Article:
A few days ago we acquired another critter:  red wiggler earthworms.  Their job:  kitchen waste recycling.  A few months ago my husband started another traditional composting system.  Well, we don’t generate enough kitchen waste to produce the kind of volume that will properly heat up and turn into humus.  A little at a time may work in some locales, but not in super dry Colorado.  At least we couldn’t get it to work.  It worked great as a housefly breeding ground, though, and I got so sick of the houseflies coming into our home in such large numbers.  I wanted to put a moratorium on composting.

That made Erik sad because to him it was a real tragedy to just throw away all that potential compost generated in the kitchen.  It’s hard enough to grow anything in this soil and it’s in such dire need of organic matter.  But I couldn’t live with the flies.

We’d both heard about worm composting before and so last week I did some Internet surfing and made a phone call to a local worm/compost dealer.  I also read Worms Eat My Garbage by Mary Appelhof, which tells you everything you need to know to get started.  I got the crash course on worm composting.  We visited the worm guy and bought an old styrofoam cooler filled with worms and compost.  Today I separated the compost from the worms and started them on some fresh bedding and food (kitchen waste), and now we have an honest to goodness indoor worm composting bin.

It turns out worms need an incredible amount of paper bedding to balance out the food scraps.  I found some newspaper and old non-glossy catalogs to tear up.  So the worms will also compost my paper waste, which is probably the largest volume of stuff I put in my garbage containers.  It’s better than I’d originally thought.  Not only are we recycling our food waste, but also our paper waste.

It’s really gratifying to contemplate living in a less wasteful manner.  As a society, we throw an incredible amount of stuff away.  It goes to the landfill and there are all kinds of issues with that.  With worm composting, I can turn all that waste into humus, something my garden (and entire backyard, for that matter) desperately needs.  I don’t need to throw away such a valuable resource anymore.  And house flies generally aren’t an issue with worm composting.

I don’t have any huge belief about keeping things out of landfills, although I do participate in programs that seek to do just that.  I participate in those programs not because I care about the environment but because those programs benefit me and my family.  Worm composting for me is about enriching my family’s food supply through enriching our soil.  There’s a direct benefit to me.  It’s nice to know it also benefits the environment in general.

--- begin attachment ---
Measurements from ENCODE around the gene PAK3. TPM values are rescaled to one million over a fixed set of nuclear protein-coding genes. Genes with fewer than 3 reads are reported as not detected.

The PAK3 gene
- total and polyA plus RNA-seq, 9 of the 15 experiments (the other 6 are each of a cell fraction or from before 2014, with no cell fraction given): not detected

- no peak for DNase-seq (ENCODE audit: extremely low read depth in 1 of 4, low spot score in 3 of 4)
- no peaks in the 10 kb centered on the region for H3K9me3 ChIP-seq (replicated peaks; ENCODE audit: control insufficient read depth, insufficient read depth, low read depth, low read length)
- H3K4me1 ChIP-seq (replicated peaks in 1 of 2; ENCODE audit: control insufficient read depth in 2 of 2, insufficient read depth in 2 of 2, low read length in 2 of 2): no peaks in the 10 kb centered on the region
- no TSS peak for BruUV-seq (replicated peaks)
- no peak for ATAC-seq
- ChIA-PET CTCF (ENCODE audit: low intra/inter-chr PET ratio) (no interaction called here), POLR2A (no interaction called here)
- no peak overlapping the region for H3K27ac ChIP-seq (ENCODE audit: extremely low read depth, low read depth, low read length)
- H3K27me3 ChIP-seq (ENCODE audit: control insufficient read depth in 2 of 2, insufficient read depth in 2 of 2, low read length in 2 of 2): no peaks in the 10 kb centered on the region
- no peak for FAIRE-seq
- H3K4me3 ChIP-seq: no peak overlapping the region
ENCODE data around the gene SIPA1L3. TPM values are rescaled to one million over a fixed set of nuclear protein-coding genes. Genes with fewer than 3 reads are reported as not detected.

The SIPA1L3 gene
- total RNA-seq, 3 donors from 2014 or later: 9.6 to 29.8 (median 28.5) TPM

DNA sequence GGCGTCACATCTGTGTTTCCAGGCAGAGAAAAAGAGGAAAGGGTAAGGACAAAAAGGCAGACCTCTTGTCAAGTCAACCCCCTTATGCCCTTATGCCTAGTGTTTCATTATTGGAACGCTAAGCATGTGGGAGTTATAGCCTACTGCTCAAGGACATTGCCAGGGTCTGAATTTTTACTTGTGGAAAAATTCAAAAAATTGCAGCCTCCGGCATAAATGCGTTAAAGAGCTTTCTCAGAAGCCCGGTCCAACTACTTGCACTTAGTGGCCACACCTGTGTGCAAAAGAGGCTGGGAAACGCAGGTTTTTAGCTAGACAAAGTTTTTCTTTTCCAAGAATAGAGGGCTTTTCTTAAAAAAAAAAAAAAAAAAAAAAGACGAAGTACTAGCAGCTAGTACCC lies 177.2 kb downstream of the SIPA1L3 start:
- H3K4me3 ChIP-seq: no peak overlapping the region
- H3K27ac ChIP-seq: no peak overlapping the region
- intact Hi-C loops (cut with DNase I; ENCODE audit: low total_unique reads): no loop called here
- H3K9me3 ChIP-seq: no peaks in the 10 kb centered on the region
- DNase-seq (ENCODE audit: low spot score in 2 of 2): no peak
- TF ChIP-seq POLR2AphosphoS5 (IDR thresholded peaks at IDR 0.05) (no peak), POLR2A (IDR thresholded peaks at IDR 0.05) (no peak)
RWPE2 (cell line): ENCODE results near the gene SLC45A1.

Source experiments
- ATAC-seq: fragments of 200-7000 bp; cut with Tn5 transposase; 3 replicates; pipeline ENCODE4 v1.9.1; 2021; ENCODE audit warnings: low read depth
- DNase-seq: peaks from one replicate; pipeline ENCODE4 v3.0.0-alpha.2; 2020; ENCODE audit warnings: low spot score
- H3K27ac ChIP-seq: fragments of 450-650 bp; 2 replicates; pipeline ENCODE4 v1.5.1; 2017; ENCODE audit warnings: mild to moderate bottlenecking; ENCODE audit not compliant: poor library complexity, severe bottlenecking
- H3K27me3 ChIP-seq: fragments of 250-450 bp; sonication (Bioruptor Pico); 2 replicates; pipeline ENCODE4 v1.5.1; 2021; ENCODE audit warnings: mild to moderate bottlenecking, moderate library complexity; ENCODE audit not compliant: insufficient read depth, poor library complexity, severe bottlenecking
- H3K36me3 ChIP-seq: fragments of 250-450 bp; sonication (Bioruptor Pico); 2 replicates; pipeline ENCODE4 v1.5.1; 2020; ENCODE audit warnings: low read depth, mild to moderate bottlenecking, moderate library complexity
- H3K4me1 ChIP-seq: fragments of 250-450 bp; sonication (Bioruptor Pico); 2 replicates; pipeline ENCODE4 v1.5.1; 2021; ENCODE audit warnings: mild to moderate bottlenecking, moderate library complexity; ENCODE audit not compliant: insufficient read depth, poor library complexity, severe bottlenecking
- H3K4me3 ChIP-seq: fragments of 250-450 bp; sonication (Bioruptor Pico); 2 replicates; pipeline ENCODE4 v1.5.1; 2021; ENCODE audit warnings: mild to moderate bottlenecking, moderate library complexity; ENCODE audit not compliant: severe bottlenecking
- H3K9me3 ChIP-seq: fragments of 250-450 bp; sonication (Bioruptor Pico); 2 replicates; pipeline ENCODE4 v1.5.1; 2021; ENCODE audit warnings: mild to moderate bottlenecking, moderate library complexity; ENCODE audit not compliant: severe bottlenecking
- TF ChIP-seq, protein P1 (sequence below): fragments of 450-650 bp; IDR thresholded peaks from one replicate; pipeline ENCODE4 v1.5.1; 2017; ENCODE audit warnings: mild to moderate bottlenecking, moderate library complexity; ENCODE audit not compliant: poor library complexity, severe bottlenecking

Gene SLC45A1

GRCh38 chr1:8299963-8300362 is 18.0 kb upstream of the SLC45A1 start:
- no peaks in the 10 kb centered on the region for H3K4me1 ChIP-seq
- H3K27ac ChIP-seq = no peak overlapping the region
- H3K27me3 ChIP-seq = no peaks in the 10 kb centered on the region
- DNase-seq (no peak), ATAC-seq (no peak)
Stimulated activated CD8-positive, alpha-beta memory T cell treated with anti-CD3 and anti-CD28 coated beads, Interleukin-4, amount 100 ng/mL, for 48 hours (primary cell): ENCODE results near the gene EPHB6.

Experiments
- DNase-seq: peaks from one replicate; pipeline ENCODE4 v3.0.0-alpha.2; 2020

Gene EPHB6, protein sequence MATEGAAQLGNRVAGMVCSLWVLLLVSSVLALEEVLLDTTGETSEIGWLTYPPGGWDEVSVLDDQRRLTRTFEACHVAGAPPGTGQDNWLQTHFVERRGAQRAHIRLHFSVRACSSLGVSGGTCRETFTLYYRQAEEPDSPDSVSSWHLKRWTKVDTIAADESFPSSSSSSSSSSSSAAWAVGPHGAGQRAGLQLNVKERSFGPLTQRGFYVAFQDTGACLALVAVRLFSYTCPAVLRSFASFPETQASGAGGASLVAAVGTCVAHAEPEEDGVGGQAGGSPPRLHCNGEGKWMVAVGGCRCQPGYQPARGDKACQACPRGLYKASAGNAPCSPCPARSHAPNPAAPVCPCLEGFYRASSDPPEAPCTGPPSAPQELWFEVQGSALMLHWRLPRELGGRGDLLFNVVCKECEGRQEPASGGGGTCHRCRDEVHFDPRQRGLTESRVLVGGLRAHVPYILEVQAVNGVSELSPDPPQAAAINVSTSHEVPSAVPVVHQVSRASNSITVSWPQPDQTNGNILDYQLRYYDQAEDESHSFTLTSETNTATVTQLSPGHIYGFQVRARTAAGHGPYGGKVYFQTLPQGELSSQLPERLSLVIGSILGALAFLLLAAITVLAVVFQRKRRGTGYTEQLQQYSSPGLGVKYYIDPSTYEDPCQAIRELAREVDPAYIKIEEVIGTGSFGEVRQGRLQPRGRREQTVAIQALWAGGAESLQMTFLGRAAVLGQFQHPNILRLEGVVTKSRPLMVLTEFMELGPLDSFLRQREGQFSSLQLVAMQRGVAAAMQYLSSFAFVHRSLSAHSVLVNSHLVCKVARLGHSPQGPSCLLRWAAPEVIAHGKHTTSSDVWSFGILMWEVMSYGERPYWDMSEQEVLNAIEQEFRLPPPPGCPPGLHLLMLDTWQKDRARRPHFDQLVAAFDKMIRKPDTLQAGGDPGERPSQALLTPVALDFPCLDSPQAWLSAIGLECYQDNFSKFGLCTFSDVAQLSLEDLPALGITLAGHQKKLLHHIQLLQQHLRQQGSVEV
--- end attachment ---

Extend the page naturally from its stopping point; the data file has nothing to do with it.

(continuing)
So I’m still pretty much a capitalist.  I’m not about to turn into an environmentalist who’s worried sick over global warming.  Though I like the idea of global worming.  Still, I believe in responsible living and in taking care of the resources I have to the best of my ability.  I believe that this kind of stewardship doesn’t just benefit the earth in the long run.  It also benefits me and the people around me in the short term.  I can still do something I know is good for me and know it’s going to help others.  I think this is what trickle down economics is touted as doing, and I think would do if the people at the top were more enlightened on even what their own best interests truly were.  For those with a conscience I would think making a buck without hurting anyone, without wasting valuable resources and without polluting would be in their best interest.  If they put their minds to it, they could still make boatloads of such bucks.

Maybe CEOs and other corporate big wigs should all keep a worm bin in their office.  It could be inspirational to them.  It’s thinking outside the box, though not to worry, the worms will happily stay in the box as long as you feed them.

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Refi Revisited

After reading a comment to my previous post from a mortgage broker, I asked Ken Ryan from Ark Funding Group to clarify what I thought I heard him say about Freddie Mac no longer buying mortgages for manufactured housing. It turns out it’s not quite as cut and dry as I implied in the post.

First of all, I’m a customer, not an expert. Any readers who are looking at getting a mortgage of any kind need to consult with knowledgeable people and do their own research to make a decision that’s best for them. I am not one of those knowledgeable people. But with each refinance I’ve been involved in, I’ve picked up a bit more information. Here’s the deal with manufactured housing loans, as I understand it. Fannie Mae and Freddie Mac don’t have a policy to not buy those loans. However, Fannie Mae has been known to refuse to pick up manufactured housing loans at the auction. Perhaps Freddie Mac too, but Ryan said specifically Fannie Mae. So, this means that if you are a bank with a manufactured housing loan, you might bring it to the auction expecting Fannie Mae to buy it. Fannie Mae may have even told you it would buy that loan. But in the back of your mind you know that Fannie Mae might bail out on you and leave you holding that loan. If you needed the cash right then, not being able to sell your loan could spell trouble. For many lenders, that is more risk than they are willing to take, so they won’t touch a manufactured home. Other lenders will take the risk, but they hedge it some by passing on a higher interest rate to the customer or they limit the loan to value ratio for that loan.